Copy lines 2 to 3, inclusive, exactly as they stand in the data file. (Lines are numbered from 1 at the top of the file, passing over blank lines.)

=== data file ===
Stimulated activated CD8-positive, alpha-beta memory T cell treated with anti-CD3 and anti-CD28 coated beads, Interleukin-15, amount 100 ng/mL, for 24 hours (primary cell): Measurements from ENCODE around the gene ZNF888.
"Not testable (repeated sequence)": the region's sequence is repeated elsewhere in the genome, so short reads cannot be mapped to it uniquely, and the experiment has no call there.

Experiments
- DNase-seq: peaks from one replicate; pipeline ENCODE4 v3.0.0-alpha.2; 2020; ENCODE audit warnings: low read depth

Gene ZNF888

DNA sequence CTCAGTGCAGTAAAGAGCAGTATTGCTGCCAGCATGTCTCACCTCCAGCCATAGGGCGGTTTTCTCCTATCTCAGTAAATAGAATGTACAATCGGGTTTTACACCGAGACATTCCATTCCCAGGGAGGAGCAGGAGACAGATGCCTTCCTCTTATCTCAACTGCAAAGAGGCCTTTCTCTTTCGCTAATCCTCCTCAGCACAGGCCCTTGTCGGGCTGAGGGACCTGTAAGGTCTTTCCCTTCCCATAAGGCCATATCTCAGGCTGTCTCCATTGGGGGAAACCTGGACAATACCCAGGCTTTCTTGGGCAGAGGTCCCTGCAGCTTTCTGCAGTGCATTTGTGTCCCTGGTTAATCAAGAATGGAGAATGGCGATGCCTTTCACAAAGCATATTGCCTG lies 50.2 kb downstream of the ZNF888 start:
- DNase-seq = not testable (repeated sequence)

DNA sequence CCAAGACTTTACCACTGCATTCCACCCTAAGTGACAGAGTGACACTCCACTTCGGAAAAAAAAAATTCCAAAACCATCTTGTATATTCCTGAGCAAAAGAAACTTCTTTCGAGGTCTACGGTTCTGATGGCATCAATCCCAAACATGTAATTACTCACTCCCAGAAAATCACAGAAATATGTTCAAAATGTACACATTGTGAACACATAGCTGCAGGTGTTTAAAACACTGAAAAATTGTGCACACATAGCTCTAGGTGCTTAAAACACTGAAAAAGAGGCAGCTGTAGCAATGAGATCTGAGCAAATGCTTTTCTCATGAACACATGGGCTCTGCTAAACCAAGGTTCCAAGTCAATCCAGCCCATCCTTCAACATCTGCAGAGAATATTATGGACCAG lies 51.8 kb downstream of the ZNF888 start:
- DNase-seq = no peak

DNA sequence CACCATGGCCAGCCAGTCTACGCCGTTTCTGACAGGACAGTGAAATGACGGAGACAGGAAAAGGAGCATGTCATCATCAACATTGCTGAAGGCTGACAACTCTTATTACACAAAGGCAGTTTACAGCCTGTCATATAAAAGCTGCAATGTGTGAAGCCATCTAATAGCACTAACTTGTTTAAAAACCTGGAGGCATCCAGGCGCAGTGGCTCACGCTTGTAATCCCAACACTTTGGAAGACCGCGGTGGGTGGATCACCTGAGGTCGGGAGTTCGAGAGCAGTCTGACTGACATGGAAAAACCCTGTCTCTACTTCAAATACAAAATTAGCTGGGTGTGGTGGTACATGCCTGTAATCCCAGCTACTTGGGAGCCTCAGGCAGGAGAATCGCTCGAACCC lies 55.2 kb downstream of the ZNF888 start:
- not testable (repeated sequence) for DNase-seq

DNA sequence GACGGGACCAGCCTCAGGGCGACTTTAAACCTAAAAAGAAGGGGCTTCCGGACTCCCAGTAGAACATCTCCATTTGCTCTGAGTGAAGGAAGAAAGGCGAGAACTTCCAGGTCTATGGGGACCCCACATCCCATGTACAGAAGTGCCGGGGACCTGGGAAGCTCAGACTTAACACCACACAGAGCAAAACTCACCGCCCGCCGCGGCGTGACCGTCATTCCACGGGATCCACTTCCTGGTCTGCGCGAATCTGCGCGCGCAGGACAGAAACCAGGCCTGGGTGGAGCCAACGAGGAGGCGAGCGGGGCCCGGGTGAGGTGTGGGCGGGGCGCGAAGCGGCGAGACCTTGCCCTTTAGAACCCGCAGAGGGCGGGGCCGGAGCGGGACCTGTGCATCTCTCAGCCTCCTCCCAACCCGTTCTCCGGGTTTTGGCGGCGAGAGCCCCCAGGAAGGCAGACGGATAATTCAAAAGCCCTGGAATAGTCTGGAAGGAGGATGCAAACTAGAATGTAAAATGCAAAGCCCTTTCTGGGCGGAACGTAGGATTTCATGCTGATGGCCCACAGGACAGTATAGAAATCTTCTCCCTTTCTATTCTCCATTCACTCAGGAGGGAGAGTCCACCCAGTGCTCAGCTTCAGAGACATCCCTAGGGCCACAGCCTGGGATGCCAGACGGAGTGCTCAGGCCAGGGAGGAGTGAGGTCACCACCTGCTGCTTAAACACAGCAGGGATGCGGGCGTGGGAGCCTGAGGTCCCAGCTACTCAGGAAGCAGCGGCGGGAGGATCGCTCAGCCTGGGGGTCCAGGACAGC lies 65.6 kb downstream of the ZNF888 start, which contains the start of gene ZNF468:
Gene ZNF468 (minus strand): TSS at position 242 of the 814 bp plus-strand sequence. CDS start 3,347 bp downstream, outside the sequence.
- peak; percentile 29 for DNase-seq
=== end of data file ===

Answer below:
"Not testable (repeated sequence)": the region's sequence is repeated elsewhere in the genome, so short reads cannot be mapped to it uniquely, and the experiment has no call there.

Experiments